I don’t know about you, but at the age of 71, I still have more than a few miles left on my odometer. The thought of retirement is still something far off into the future. I imagine I will get to that point in my thinking someday, but it isn’t now.
When members call me for advice, I always ask them how old they are. Lucky thing I’m not working for a corporation or I would probably get sued. That said, the reason I ask someone’s age is not to discriminate against them, but rather to give them better strategies.
When I was in my youth in the 1960’s I suppose we thought the “old folks” didn’t know much about anything. There were so many of us baby boomers back then that the market was flooded with well educated individuals. Back then, many folks went to college just to avoid the draft. So, America got spoiled.
Now all of us baby boomers are not only well educated, we are also well experienced. (Notice I didn’t use the words “over qualified.”) We bring a lot to the party. No learning on the job for us. All of those things that only happen once a year, we have done 30-40 times. That is indeed a wealth of knowledge.
Part of the perceptual problem is on our side and part on the side of the “outside” world. Our vision of ourselves can hold us back from considering opportunities that are perfectly viable. Perhaps you were an Executive Vice President & Chief Financial Officer in your last life, but wouldn’t it be better to be a Controller of a small company than unemployed? It is difficult to accept this change in who you are, I suppose, but that is YOUR problem. I would suggest to you that it is always better to be working.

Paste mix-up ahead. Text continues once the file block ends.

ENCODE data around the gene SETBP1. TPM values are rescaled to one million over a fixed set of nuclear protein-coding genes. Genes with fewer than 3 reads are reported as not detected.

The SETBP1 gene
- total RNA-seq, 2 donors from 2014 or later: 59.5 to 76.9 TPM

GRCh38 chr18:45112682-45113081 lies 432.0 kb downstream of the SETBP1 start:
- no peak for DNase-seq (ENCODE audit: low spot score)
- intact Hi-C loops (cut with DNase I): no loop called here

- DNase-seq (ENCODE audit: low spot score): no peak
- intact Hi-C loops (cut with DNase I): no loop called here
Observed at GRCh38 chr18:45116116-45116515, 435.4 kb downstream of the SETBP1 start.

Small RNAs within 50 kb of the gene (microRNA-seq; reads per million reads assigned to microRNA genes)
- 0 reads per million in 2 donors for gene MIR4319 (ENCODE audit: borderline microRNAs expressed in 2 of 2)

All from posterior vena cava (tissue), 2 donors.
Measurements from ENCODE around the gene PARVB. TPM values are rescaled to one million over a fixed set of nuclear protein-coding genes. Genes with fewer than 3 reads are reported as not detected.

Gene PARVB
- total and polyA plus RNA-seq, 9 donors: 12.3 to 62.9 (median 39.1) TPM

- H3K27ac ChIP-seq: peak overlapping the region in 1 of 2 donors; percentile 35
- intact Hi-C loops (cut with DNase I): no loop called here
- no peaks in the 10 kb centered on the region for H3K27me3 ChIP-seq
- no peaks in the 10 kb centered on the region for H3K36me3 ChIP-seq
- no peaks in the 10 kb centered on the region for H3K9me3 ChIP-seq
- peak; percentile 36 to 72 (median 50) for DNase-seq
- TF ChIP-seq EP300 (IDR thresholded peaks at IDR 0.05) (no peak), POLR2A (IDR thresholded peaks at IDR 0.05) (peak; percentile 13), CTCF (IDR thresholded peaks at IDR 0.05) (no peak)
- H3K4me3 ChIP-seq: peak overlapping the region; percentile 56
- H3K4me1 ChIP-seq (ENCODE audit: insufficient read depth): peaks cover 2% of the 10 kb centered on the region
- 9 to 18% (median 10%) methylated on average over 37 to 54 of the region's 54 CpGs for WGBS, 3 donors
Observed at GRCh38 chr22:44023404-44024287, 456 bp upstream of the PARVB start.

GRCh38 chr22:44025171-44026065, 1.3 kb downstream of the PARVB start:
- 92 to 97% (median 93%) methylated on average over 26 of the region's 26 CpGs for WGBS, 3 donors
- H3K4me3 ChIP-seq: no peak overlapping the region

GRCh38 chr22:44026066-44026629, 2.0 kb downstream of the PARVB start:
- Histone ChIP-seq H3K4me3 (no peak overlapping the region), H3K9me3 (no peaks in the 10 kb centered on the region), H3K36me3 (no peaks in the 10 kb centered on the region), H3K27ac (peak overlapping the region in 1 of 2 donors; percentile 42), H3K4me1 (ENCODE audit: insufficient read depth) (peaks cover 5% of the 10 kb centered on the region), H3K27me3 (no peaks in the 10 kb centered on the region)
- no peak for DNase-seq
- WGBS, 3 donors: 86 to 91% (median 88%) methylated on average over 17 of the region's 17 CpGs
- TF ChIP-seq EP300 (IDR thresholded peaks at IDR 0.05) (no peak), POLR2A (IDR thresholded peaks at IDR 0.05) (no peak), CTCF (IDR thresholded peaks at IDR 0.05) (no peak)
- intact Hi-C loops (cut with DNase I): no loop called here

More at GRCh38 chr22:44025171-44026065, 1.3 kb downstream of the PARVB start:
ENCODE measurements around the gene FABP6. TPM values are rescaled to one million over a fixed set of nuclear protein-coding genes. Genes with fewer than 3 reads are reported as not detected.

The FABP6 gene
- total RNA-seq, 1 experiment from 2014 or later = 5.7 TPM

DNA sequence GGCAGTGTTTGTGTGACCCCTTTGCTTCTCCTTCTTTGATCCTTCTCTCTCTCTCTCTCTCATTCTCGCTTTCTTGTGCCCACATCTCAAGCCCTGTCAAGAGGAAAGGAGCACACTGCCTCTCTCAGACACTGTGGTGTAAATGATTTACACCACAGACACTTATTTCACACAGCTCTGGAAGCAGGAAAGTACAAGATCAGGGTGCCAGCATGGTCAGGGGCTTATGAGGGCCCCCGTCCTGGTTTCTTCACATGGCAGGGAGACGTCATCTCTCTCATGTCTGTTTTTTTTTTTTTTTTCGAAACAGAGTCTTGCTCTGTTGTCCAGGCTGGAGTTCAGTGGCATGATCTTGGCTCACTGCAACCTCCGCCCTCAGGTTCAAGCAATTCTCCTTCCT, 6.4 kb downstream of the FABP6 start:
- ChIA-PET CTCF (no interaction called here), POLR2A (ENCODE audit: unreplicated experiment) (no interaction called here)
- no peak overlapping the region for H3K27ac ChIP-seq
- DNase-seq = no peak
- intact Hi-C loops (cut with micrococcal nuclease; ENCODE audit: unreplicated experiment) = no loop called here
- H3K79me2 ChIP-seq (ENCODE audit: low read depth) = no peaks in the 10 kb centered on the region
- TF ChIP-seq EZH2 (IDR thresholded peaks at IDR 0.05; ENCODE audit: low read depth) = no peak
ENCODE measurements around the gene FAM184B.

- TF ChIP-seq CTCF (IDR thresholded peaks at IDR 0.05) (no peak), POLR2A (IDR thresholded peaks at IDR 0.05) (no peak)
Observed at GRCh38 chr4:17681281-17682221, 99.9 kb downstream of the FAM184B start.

The “outside” world is very much hung up on moving people up through the ranks and this model of how careers are supposed to work prevents them from engaging individuals who are “taking a step back” but who can easily do the job. They are very concerned that you will be bored. They assume that you will bolt at the first opportunity for advancement, as if the younger folks they might hire wouldn’t do the same thing. The more likely situation is that you would stay a lot longer than someone “on the make” in their career.
The real quest I would suggest to my fellow members of The FENG who are “older” as we count years, but still of a mind to use their mental capabilities in some useful fashion is to identify your core saleable skills and find a willing customer. It may not even be a traditional W-2 job, but rather a series of consulting assignments. Are they easy to find? Well, neither is a “proper” job.
The truth is that there may not always be jobs, but there is always work that needs to be done.
In The FECG, we rarely have a two week consulting assignment that doesn’t go 2-6 months. People who actually know how to get things done are hard to find and our clients tend to find more and more work for our consultants to do once they engage them. Is this a coincidence? I don’t think so.
Everyone has a core skill set which produces actual work. If you are looking for consulting that allows you to sit in a high backed leather chair and pontificate on this that and the other thing, you WILL be looking for a long time. If on the other hand, you are willing to roll up your sleeves and practice your many talents, you just might make a FORCED retirement disappear as a concern.